Spain’s current position on the Sahara issue is appropriate to its interests in the region, coincides with international law and is backed by the vast majority of states and non-governmental organizations. It is therefore an enviable position. Morocco’s situation in the territory involves serious problems of legal and structural viability that must not be overlooked. It is not reasonable to adapt the Spanish position to the Moroccan one without prior negotiations to protect Spain’s strategic interests, especially considering the difficulties that have characterized the countries’ bilateral relations and other historical precedents. Morocco has never adequately compensated Spain for any concession of interests made by the latter. The cost-benefit balance and the need to finding alternative solutions must be evaluated in a proper perspective.
The most recent analyses of the Sahara conflict make veiled suggestions to the effect that it is necessary to reach an agreement that essentially respects Moroccan sovereignty. The reason usually given for this is not other than the “de facto” consolidation of Morocco’s presence there, thanks to a successful program of colonization and assimilation. Also, the West’s need for support in the Muslim world for the war against terrorism makes the Moroccan monarchy an ally even more valued than before. This alliance has a price, one element of which is the Sahara.
The fact that Great Britain and the U.S. have taken stances favourable to the Moroccan thesis, combined with the traditional French support of the Moroccan regime, have led many Spanish observers to call for a reasonable change in Madrid’s position. However, this issue in fact deserves a more prudent analysis and an assessment of the consequences of accepting arguable assertion as truths, among them, the solidity of the Moroccan position in the conflict.
The Moroccan Position
In order to understand the importance of the Sahara in Morocco, we must start with the very nature of the political regime established after independence, based on two corner stones: an almighty monarchy and a nationalist ideology based on territorial expansion. The latter has served as a firm anchor for Moroccan political forces and also for the monarch’s legitimacy, in combination with his role as religious leader. Therefore, the success of this expansion has, until now, also meant the success of the monarch, first Hassan II, and now his son. And the most important part of this expansion is the Sahara. First, Ifni was taken by surprise, Tarfaya was absorbed and a short war was fought against Algeria. The Sahara definitively consolidated Hassan II as King of Morocco and since then its potential loss has been considered anathema, since this would endanger the king’s legitimacy. This fact has been ably manipulated to obtain Western support. If one of the conditions for stability in Morocco is the definitive absorption of the Sahara, then given the interests at stake, this is acceptable. There is only one problem with this argument: it is an illusion caused by the nature of the regime. This is beginning to become clear as the growing importance of latent Islamic fundamentalism reveals itself.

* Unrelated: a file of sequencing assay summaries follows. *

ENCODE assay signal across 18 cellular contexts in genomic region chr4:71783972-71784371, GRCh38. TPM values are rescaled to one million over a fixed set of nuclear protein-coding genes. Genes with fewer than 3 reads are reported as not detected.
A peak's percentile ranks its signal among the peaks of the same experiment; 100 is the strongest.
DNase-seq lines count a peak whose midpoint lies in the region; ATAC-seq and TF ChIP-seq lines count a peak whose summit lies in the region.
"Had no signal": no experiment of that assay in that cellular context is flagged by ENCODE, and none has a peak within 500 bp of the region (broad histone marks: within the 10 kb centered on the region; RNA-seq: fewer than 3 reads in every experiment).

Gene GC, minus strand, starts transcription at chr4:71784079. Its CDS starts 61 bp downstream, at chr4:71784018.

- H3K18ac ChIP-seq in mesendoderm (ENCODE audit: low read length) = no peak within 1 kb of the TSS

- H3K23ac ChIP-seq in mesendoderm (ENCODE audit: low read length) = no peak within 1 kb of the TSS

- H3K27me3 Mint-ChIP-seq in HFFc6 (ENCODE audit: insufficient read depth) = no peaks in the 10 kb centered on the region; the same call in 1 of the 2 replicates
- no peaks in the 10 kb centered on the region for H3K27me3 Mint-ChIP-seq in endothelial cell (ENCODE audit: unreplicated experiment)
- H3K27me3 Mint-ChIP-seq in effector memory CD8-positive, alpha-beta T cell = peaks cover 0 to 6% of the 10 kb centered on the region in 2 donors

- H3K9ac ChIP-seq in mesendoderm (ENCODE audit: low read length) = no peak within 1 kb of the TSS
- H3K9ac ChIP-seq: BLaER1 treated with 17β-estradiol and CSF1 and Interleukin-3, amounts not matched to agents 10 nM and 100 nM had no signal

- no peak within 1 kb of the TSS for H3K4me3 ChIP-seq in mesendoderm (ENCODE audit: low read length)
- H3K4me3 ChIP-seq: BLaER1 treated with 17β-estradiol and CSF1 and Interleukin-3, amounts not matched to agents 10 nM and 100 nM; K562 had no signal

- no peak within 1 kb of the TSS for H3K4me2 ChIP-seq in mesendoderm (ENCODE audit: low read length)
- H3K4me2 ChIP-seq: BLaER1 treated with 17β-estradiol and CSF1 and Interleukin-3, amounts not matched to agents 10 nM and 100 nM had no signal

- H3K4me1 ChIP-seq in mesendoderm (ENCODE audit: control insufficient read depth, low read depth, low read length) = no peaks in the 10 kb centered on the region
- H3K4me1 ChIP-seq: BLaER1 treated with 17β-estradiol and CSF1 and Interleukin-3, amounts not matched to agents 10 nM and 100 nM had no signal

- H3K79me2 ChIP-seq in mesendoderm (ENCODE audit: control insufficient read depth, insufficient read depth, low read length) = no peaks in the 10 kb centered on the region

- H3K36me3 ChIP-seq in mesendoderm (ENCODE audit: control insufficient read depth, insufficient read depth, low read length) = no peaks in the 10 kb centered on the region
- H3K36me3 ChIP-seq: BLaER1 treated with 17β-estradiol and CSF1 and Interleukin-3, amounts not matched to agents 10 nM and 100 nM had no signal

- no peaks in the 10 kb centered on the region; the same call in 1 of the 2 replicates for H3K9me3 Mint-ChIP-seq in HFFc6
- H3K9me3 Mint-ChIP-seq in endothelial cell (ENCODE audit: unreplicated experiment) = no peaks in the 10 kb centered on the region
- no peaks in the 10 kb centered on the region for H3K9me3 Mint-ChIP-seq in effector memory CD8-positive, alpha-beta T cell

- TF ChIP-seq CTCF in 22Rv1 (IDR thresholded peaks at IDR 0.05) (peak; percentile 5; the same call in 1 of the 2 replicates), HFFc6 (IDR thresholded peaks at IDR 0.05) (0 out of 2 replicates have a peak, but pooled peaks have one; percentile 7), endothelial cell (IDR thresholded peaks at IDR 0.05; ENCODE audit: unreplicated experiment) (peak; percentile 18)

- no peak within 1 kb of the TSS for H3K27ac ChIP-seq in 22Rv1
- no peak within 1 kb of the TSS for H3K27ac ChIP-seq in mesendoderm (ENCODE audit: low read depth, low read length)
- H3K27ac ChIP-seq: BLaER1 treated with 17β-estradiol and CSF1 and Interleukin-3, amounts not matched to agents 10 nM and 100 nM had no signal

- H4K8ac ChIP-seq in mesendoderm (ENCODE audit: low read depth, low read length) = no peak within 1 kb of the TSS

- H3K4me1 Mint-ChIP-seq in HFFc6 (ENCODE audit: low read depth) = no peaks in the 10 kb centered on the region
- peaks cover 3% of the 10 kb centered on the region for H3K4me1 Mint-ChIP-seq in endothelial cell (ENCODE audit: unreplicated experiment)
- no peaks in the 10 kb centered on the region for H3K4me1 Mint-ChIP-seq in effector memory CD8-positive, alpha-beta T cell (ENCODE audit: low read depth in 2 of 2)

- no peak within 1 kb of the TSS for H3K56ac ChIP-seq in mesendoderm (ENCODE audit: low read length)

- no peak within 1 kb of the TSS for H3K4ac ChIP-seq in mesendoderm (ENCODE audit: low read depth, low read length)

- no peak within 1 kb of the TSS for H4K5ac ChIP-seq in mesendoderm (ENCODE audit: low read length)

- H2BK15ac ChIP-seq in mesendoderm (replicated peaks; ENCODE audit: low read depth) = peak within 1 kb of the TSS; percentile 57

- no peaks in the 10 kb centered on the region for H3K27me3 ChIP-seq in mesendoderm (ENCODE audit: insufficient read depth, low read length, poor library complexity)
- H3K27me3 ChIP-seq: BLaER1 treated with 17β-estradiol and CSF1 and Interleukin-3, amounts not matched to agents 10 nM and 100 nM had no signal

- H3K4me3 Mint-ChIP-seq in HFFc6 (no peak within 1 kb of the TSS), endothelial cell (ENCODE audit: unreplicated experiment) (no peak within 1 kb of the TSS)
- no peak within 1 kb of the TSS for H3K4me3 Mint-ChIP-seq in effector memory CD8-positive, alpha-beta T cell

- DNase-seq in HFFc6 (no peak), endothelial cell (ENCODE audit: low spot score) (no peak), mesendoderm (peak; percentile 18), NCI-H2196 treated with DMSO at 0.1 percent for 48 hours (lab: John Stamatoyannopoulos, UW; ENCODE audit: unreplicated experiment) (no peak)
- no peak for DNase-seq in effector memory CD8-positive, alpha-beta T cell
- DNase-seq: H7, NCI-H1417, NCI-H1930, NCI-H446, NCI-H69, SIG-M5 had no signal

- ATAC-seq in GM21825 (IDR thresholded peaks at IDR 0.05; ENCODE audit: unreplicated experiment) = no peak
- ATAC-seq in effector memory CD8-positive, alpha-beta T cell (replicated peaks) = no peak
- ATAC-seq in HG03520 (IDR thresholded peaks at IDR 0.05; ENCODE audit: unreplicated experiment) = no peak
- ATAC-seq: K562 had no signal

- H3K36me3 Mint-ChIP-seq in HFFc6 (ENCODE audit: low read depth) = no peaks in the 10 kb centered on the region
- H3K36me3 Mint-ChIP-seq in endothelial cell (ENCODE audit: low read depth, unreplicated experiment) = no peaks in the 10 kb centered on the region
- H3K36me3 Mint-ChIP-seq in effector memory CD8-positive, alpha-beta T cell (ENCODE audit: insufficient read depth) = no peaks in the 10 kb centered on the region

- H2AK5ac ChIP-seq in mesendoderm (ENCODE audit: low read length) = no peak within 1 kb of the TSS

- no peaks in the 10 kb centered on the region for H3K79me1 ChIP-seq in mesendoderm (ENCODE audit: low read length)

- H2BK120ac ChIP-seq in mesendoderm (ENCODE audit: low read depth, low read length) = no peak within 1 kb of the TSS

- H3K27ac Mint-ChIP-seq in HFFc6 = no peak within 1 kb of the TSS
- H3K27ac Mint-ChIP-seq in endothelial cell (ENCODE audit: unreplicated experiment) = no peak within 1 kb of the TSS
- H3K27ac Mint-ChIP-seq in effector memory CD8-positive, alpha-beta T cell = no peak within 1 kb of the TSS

The Sahara problem does in fact affect Moroccan stability, but contrary to the way described above. The war, the discontent of the people in the region, the tensions with other African states due to their recognition of the RASD and the waste of resources related to assimilation and territorial protection have worsened the country’s already serious political, financial and general economic crisis. This does indeed effectively erode the legitimacy of the regime. The lack of freedom of expression on issues that are considered matters of state – the King, the army and the Sahara are only the most outstanding examples – make it difficult to assess social support for a long war in which all social classes have suffered, especially the underprivileged. Government pressure has made even important critics like Serfaty publicly change their position on the future of the territory. In short, a false picture of unanimity has been consolidated. Although nationalism underlies all publicly-stated ideologies in the country, the Moroccanization of the Sahara has been accepted domestically for reasons similar to those that have forced foreign countries to take a more tolerant view of the regime: the need to please the king.
The legitimacy trap has dominated Moroccan policy in the former Spanish colony until today and although Mohamed VI may have been tempted to change the bases of his own legitimacy in consonance with democratic postulates and greater sensitivity to the opinion of society, the fact is that he inherited his father’s legitimacy, with all its weaknesses. From the perspective of the monarchy, the channels for debate have closed. This option threatens the continuity of the system if a crisis questions the Moroccan character of the Western Sahara, since it does not allow any alternative negotiations. The Sahara crisis is a secondary problem in Moroccan politics and in the long run is an excellent weapon in the hands of the king’s Islamist opponents, who will undoubtedly use it if necessary. It is the king himself who has made the problem a central feature of the political game. This is necessarily a fatal trap because, despite appearances, Morocco’s position is weak, meaning that it is perfectly possible that changing circumstances could change the territory’s status to the detriment of Morocco.
Morocco’s weakness is due to internal factors (a weak political structure and little ability to gain international confidence) and external factors related to the contradiction between Morocco’s stance on the Sahara and international law. Both are extremely important and contradict two commonplaces in the analyses of Morocco: the stability of the kingdom, more questionable today than ever, and the consolidation of the Moroccan occupation of the former Spanish territory.